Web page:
The last Perek of Parashat Mishpatim contains a rather cryptic account. In Shemot 24:9, Moshe, Aharon, Nadav, Avihu, and the 70 elders ascend Har Sinai. In the next Pasuk, they “see” Hashem, and the subsequent Pasuk tells us that Hashem does not strike them down, they see Hashem, and then they eat and drink. The Perek then moves on to a conversation between Hashem and Moshe, seemingly unrelated to the previous story. How are we to understand what happened when all those characters “saw” Hashem?
The Meforashim suggest two nearly opposite approaches to this story. Rashi (24:10-11) views their actions as having been negative, explaining that it was improper for them to so blatantly perceive Hashem. Rashi views Pasuk 11, which states that Hashem did not strike them down, as evidence that they in fact deserved to be struck down. Rashi believes that their eating and drinking was symptomatic of their lack of respect for such a sacred moment.
Now, if Rashi is correct that what Moshe, Aharon, Nadav, Avihu, and the elders did was so egregious, it seems odd that there does not appear to be any consequence for their actions mentioned in the Pesukim. Rashi deals with this issue by positing that they, in fact, were deserving of death, but Matan Torah was too joyous an occasion to be marred with so many leaders being killed (24:10 ad loc. VaYir’u Eit Elohei Yisrael). Instead, Hashem “waited” for another opportunity to kill them all – Nadav and Avihu, when they brought the foreign flame in VaYikra 10, and the elders in the story of the Mitonenim in BeMidbar 11:1. Although this solution accounts for the leaders’ not being punished, this explanation of their punishment is questionable.
Many other explanations are given as to what Nadav and Avihu did in Sefer VaYikra to deserve death. In terms of the elders, it is not even clear if they were killed in the aforementioned story. Rashi (BeMidbar 11:1 s.v. BiKetzei) Midrashically understands the word “BiKetzei,” “the corner,” in BeMidbar 11:1, as meaning “BeMukatzin,” the leaders. In addition to the fact that this is certainly not the Peshat of the Pasuk, Rashi on that Pasuk suggests another Midrashic reading, and he also presents the aforementioned approach that he writes in Sefer Shemot.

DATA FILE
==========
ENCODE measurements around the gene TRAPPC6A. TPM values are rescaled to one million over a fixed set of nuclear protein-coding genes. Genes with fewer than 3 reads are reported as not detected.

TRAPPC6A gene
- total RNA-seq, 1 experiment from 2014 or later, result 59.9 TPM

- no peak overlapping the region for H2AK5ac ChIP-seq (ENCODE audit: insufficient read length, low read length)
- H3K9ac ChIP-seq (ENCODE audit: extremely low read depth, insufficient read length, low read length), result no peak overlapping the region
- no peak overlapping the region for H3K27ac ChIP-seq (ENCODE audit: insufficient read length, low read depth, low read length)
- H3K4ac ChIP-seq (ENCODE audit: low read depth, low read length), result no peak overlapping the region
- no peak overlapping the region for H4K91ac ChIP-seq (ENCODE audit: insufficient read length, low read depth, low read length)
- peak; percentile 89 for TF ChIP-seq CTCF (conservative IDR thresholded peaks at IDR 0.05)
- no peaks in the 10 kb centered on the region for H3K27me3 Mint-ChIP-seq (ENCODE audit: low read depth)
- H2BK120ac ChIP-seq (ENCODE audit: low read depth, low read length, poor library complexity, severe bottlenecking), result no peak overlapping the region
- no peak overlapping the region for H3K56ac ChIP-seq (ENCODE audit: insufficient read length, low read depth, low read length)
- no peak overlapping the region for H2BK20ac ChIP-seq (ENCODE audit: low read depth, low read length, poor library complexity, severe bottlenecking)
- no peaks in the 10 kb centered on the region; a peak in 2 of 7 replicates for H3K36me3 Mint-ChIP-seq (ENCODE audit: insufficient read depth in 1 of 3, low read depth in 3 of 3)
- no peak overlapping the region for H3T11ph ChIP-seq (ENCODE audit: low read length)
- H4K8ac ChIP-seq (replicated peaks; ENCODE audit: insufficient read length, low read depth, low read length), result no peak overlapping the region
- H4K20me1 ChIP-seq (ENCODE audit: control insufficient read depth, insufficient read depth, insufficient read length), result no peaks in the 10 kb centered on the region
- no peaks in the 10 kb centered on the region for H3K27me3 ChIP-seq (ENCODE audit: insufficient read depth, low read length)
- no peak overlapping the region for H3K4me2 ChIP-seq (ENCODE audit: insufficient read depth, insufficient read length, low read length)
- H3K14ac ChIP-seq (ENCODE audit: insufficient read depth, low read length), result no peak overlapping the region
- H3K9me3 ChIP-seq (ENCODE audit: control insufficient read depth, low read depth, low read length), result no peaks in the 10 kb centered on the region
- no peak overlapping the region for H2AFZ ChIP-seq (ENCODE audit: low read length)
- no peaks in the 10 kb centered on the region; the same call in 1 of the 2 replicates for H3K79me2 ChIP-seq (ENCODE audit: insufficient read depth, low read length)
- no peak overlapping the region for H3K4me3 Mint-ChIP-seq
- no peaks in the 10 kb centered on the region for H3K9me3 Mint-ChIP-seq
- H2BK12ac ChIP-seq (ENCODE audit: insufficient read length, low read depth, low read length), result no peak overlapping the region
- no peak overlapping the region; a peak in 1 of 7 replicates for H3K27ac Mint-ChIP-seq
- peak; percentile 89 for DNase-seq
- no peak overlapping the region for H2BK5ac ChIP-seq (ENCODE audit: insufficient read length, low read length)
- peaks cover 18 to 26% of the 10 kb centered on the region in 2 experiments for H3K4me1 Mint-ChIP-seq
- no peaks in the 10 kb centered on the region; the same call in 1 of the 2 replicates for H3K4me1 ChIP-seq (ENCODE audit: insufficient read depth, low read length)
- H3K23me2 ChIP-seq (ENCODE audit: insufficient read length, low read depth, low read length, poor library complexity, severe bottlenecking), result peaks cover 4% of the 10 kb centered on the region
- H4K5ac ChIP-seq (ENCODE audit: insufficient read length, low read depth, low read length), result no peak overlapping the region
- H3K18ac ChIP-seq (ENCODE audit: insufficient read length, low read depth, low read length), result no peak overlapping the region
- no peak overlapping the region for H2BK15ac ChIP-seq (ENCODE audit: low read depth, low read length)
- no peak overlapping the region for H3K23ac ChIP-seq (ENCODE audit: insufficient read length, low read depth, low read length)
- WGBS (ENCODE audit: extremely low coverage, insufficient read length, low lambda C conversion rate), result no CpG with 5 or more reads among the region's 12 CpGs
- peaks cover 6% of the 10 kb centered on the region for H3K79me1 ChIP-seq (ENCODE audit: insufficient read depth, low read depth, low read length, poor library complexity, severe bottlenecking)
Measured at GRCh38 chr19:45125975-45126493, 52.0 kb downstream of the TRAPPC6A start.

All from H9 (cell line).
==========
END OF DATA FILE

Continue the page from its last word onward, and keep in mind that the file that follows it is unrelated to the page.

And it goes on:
Other Meforashim view the elders’ ascending Har Sinai in a positive light. Targum Onkelos (Shemot 24:11) understands that they did not actually eat and drink but rather felt so much joy for their revelation that it was as if they ate and drank. Ramban (ad loc.) deals with the fact that the Pasuk states that Hashem did not strike them down, which at first glance would seem to be a solid proof for Rashi’s negative approach. Ramban harkens back to 19:24, where levels are designated for how far different groups are allowed to ascend Har Sinai. What the Pasuk teaches us, Ramban writes, is that nobody overstepped his boundaries and therefore, Moshe and those accompanying him were not deserving of being stricken down. As to why they ate, Ramban understands that they were eating Korbanot, a quite appropriate reaction to the preceding events. Ibn Ezra (Peirush HaAruch) quotes Rabi Yehudah HaLeivi as writing that the Pasuk is informing us that, unlike Moshe, who was able to be sustained for forty days without eating or drinking, the other leaders, despite the awesome Divine revelation, still needed to eat and drink.
Now, the fact that the Meforashim can take such diametrically opposed approaches is, of course, significant from a Parshanut perspective. Methodologically, it is important to note that each approach had to explain how every detail in the Pesukim made sense with his overall understanding. I believe that one can take a lesson that is more personal than the aforementioned analysis. We often make snap judgements of situations and how people act in them. We should be cautious and recall that there are many factors that go into every situation that arises, and it behooves us to reserve judgment until we know all the facts and consider all the factors that may be motivating people to act the way that they are.